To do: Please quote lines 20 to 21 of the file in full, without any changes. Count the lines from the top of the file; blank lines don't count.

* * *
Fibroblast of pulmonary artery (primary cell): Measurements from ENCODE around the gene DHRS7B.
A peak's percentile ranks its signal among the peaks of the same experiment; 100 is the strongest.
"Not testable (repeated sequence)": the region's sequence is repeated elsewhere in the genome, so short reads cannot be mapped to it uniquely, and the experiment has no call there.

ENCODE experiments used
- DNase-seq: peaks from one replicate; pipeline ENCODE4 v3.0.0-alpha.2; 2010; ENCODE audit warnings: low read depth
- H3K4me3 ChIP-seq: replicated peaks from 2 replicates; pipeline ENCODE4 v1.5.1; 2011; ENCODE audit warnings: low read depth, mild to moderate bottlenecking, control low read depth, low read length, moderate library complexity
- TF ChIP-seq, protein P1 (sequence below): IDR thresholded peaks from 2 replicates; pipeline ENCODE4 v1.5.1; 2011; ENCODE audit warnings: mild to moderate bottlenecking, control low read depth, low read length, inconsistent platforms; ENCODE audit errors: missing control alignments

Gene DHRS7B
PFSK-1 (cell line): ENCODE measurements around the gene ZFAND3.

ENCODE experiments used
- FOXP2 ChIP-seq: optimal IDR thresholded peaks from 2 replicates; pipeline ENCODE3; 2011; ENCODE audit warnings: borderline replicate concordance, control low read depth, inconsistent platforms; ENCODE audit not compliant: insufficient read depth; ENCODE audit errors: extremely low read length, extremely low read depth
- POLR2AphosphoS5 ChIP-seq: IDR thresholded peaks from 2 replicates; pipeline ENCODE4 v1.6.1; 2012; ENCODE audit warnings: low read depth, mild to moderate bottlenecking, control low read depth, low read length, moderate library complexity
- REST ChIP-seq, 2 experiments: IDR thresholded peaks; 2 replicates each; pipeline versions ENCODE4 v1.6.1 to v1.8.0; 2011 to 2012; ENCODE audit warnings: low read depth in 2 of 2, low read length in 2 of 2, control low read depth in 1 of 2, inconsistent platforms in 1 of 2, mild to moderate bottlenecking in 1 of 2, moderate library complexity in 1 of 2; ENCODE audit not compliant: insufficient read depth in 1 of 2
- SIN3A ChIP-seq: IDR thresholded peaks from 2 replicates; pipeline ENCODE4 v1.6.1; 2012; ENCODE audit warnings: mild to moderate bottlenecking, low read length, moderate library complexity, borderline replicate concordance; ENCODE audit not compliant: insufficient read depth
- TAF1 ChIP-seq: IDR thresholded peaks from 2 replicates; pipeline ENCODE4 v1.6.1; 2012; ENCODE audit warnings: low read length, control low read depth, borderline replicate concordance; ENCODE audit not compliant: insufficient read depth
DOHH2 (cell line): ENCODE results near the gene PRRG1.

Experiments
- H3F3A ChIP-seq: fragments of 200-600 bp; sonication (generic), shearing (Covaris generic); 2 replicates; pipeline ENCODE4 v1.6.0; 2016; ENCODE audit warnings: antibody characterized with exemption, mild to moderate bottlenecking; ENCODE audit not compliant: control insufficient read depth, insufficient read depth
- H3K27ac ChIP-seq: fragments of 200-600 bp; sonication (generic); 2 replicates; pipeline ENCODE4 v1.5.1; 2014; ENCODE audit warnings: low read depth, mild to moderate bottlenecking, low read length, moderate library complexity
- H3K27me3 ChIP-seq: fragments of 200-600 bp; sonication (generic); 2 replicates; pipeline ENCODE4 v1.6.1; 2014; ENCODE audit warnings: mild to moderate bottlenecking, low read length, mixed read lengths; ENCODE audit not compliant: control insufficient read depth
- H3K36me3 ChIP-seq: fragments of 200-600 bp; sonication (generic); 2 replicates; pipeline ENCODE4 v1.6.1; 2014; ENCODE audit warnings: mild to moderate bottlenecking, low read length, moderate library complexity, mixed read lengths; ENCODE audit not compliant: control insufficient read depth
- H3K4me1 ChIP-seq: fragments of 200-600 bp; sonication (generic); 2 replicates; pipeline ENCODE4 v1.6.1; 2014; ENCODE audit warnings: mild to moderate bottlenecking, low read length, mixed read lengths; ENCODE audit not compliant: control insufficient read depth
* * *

- H3K27me3 ChIP-seq: fragments of 200-600 bp; sonication (generic); 2 replicates; pipeline ENCODE4 v1.6.1; 2014; ENCODE audit warnings: mild to moderate bottlenecking, low read length, mixed read lengths; ENCODE audit not compliant: control insufficient read depth
- H3K36me3 ChIP-seq: fragments of 200-600 bp; sonication (generic); 2 replicates; pipeline ENCODE4 v1.6.1; 2014; ENCODE audit warnings: mild to moderate bottlenecking, low read length, moderate library complexity, mixed read lengths; ENCODE audit not compliant: control insufficient read depth